• Ten (or more) ways to improve health system efficiency

    The Commonwealth Fund offers ten ways to improve the health system. The Institute of Medicine (PDF) offers its set of ten. My list of directions for reform that deserve more consideration and debate do not completely overlap:

    • Health savings accounts circumscribed according to value-based design
    • Removing preferential tax treatment of health insurance
    • Competitive bidding
    • Shared decision making
    • Death panels (no, not really, more like bodies that synthesize studies for evidence-based care)
    • Reference pricing
    • Value-based contracting
    • Administrative simplification
    • Legal safe harbor for providers and insurers that base decisions on evidence
    • Longer-term (> 1 year) insurance contracts
    • Price transparency

    One correspondent suggested:

    • More risk-rating and larger subsidies for those who can’t afford their premium
    • Med mal reform to reduce claims frequency
    • Kill the GME program

    There’s a whole lot that could be done in the area of pharmaceuticals and devices. There’s stuff that could be done in the areas of antitrust and medical practice ownership. What else? You may have other ideas. Put them in the comments.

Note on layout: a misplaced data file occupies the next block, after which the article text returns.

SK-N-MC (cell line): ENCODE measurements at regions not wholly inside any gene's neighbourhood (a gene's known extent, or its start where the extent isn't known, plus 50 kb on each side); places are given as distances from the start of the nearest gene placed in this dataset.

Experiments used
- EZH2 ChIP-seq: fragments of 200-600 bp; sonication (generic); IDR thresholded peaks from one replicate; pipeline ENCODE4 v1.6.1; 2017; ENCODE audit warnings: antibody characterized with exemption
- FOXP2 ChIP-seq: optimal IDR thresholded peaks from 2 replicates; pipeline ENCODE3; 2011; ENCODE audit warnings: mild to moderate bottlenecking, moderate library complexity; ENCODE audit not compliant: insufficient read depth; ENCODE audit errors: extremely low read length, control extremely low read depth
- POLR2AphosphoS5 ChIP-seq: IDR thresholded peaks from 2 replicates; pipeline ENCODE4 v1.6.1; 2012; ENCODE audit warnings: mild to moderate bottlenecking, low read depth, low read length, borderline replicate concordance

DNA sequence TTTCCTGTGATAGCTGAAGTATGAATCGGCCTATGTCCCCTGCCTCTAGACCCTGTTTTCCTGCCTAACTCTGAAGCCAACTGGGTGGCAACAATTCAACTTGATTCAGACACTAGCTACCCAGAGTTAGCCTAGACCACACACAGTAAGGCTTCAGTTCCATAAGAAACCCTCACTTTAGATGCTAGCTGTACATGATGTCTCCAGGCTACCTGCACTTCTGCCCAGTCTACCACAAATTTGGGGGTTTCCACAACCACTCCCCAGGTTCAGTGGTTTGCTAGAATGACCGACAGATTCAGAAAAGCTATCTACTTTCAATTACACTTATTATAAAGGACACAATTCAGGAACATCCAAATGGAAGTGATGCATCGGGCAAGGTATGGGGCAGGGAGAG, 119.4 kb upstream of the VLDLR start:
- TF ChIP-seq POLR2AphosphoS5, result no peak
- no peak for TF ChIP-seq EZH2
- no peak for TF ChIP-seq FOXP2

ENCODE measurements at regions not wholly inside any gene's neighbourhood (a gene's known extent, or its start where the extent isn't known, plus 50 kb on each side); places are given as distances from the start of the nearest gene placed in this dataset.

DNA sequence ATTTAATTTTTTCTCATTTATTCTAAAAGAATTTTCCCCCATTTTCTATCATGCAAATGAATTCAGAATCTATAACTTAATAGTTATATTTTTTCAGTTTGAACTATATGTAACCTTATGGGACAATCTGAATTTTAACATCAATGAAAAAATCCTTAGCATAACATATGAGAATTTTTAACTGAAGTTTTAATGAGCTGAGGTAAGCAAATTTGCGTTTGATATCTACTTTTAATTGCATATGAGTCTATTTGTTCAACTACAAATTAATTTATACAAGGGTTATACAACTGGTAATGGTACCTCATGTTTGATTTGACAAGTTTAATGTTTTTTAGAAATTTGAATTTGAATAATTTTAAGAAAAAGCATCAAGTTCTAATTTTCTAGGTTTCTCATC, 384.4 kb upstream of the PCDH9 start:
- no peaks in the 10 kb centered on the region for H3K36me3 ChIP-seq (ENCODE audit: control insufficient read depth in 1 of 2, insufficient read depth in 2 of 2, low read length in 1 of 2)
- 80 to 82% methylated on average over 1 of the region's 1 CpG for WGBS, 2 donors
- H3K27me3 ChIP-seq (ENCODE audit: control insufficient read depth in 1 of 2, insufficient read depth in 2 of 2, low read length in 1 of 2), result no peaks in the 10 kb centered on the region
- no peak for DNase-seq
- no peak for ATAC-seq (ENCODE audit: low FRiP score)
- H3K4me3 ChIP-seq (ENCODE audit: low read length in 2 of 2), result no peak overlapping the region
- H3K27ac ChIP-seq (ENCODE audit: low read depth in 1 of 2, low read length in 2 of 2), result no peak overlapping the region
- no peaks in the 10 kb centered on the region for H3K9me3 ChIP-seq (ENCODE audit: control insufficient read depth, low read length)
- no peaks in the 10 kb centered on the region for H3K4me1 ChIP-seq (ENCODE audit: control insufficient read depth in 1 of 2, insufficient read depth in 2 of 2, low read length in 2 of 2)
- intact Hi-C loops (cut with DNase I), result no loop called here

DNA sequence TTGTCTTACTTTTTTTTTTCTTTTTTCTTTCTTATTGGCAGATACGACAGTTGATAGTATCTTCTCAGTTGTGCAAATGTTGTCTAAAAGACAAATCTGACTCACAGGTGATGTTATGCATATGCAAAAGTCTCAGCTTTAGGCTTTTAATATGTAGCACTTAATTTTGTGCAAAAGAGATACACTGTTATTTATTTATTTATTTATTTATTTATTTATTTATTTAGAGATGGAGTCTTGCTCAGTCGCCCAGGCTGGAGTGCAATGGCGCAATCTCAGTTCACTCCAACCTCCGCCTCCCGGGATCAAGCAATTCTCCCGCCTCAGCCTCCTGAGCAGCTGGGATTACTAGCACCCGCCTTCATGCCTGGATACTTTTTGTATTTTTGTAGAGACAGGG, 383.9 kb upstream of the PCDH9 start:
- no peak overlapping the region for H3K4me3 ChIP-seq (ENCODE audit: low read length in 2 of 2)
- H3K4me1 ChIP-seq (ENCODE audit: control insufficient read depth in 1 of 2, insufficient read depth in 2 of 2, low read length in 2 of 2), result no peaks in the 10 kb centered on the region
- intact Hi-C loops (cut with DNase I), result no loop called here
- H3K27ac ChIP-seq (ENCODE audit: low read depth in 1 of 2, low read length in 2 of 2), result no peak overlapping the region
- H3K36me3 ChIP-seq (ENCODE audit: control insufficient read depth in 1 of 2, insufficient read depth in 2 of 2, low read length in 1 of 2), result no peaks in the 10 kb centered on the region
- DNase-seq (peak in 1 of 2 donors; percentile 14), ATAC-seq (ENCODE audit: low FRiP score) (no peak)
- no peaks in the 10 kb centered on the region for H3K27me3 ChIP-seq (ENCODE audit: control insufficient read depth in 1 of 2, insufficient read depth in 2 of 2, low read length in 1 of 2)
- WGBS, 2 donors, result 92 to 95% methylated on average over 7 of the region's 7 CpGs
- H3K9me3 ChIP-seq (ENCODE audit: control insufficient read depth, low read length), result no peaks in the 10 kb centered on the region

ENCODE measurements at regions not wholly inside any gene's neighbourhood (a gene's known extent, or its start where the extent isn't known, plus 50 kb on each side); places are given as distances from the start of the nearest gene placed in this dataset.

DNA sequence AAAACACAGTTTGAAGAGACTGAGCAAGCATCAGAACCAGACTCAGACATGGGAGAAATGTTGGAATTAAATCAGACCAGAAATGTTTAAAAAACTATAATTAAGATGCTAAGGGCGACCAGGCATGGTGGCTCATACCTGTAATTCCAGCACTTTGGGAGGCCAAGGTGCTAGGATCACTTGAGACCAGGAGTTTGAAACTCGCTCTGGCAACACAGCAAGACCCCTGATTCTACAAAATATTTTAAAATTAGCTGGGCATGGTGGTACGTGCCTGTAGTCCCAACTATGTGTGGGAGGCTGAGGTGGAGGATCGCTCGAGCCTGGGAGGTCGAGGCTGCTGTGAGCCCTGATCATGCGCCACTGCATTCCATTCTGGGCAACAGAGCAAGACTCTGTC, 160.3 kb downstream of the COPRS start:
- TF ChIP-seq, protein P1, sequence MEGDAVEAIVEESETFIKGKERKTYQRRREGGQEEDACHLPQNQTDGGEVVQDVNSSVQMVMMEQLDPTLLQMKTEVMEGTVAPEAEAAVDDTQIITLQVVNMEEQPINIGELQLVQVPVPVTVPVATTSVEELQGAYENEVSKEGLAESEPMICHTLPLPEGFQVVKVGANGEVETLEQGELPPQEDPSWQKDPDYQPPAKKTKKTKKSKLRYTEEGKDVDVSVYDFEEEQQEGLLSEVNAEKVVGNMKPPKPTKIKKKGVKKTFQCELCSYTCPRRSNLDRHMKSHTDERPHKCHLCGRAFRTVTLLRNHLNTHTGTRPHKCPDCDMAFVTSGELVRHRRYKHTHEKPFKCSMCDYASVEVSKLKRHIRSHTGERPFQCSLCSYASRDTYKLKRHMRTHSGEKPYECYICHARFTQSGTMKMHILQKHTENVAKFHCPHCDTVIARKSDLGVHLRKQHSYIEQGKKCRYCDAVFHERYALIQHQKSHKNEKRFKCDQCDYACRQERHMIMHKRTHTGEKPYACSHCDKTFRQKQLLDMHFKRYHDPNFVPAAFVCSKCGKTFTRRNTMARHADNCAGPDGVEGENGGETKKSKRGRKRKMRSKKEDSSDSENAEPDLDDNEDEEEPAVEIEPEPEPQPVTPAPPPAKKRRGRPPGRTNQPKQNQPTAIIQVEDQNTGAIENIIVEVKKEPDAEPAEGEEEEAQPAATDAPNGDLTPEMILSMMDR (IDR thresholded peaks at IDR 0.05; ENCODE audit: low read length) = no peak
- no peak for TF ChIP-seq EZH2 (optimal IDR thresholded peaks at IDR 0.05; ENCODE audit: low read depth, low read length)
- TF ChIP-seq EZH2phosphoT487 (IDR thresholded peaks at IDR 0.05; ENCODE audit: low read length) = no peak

Though I do like some of the above very much, I am not endorsing or promoting any of them in this post. (I have in others.) I will say only that most or all of them are far more interesting approaches than what we normally see coming out of Congress.

    @afrakt

     

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    • reduce the amount of money allowed to be siphoned off ti bill payers

      adopt a more efficient pharma business model…too heavily subsidized by government

      improve patient outcomes

      improve treatment processes

    • Can someone link to the rationale behind killing the GME model (as Austin mentions above)?

      I agree but would like to see the underlying evidence.

    • I will tell you this from personal experience and reading : most med. mal claims are made against the same docs. as a lawyer, when our office went after docs we inevitably found that this was not their first rodeo. The ‘bad’ doctor monitoring in most states is horrific. And the coordination between states is just as horrific. An example from our office: a doc we made a claim against in Mass. (Side Note: In Mass., med mal claims must pass a tribunal to go to court; our case easily did) for failing to order a simple tap from an installed shunt to relieve brain pressure; child died a terrible death at age 6; we found out later left MA and went to practice in PA and PA had no knowledge of his troubles until we told them. Our claim was the 5th against him in MA.

      That is inexcusable.

      Also, as far as insurance companies go, the following quote from the insurance co. is fairly representative: we will offer 160k because a 6 yr. old Hispanic kid’s death in Mass. only has that value. I am still sickened by that quote twenty years later.